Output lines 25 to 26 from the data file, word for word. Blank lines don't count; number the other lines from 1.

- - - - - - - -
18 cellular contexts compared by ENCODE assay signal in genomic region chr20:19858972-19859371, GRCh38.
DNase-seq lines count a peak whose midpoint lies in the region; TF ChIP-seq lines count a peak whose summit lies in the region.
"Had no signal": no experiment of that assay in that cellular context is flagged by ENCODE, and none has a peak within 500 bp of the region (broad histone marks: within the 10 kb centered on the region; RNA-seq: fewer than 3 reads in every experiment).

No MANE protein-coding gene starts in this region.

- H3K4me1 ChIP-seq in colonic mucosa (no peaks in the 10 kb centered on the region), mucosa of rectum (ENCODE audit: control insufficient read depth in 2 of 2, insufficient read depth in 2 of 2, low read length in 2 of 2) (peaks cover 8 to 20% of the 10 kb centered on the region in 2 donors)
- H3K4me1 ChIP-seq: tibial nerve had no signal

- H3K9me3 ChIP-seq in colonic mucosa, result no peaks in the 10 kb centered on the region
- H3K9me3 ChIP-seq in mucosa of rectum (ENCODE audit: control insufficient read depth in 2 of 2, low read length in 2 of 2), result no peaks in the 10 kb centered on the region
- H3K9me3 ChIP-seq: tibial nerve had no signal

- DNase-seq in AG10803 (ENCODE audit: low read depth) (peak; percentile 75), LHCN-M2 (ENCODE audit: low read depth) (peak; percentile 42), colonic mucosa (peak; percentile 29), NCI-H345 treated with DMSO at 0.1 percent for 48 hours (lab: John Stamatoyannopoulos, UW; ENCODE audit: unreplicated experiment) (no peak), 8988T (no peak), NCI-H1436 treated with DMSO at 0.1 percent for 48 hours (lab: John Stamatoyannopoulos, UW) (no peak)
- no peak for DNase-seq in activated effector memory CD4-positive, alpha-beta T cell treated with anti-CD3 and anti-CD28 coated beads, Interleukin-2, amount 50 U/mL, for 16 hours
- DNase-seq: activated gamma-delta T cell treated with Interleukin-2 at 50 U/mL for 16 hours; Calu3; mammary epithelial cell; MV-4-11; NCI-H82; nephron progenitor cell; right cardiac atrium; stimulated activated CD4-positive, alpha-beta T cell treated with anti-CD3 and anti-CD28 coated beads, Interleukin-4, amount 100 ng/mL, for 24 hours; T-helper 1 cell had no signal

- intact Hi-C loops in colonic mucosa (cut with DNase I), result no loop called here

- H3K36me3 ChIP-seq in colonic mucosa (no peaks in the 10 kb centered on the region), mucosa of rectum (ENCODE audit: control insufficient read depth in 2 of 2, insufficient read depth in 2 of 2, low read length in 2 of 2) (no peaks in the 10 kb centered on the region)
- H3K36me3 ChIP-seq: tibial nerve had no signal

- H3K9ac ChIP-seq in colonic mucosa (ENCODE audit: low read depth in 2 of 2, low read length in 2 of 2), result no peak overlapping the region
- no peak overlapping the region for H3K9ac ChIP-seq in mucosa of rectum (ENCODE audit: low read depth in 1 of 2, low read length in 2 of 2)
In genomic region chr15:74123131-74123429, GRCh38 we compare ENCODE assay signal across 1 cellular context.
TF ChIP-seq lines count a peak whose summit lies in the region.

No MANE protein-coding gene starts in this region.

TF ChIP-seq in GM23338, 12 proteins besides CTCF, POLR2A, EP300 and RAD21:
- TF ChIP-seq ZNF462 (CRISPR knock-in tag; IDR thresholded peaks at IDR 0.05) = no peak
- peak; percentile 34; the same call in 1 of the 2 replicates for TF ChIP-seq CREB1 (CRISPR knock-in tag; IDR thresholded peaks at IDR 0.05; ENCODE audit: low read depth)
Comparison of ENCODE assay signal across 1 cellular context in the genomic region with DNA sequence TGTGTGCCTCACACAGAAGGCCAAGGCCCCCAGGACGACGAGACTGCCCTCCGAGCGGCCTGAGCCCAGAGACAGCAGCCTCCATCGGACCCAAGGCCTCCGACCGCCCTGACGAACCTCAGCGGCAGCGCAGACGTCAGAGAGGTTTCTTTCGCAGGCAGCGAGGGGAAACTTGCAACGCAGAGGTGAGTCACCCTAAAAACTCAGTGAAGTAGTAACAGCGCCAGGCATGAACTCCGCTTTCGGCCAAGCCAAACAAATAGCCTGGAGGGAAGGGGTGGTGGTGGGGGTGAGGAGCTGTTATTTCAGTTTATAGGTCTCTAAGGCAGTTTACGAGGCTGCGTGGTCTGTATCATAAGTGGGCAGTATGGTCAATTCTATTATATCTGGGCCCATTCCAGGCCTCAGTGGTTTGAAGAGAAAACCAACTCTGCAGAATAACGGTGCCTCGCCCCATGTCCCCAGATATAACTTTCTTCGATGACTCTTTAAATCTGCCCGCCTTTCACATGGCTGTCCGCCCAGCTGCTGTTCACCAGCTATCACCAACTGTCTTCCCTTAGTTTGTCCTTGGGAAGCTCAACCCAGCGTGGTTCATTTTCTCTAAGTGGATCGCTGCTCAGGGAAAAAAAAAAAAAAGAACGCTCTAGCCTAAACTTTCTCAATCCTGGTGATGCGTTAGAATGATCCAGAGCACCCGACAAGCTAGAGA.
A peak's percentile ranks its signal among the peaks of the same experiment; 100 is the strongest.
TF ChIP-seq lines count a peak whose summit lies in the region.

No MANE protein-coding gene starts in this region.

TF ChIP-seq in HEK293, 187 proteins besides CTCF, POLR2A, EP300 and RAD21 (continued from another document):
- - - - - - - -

A peak's percentile ranks its signal among the peaks of the same experiment; 100 is the strongest.
TF ChIP-seq lines count a peak whose summit lies in the region.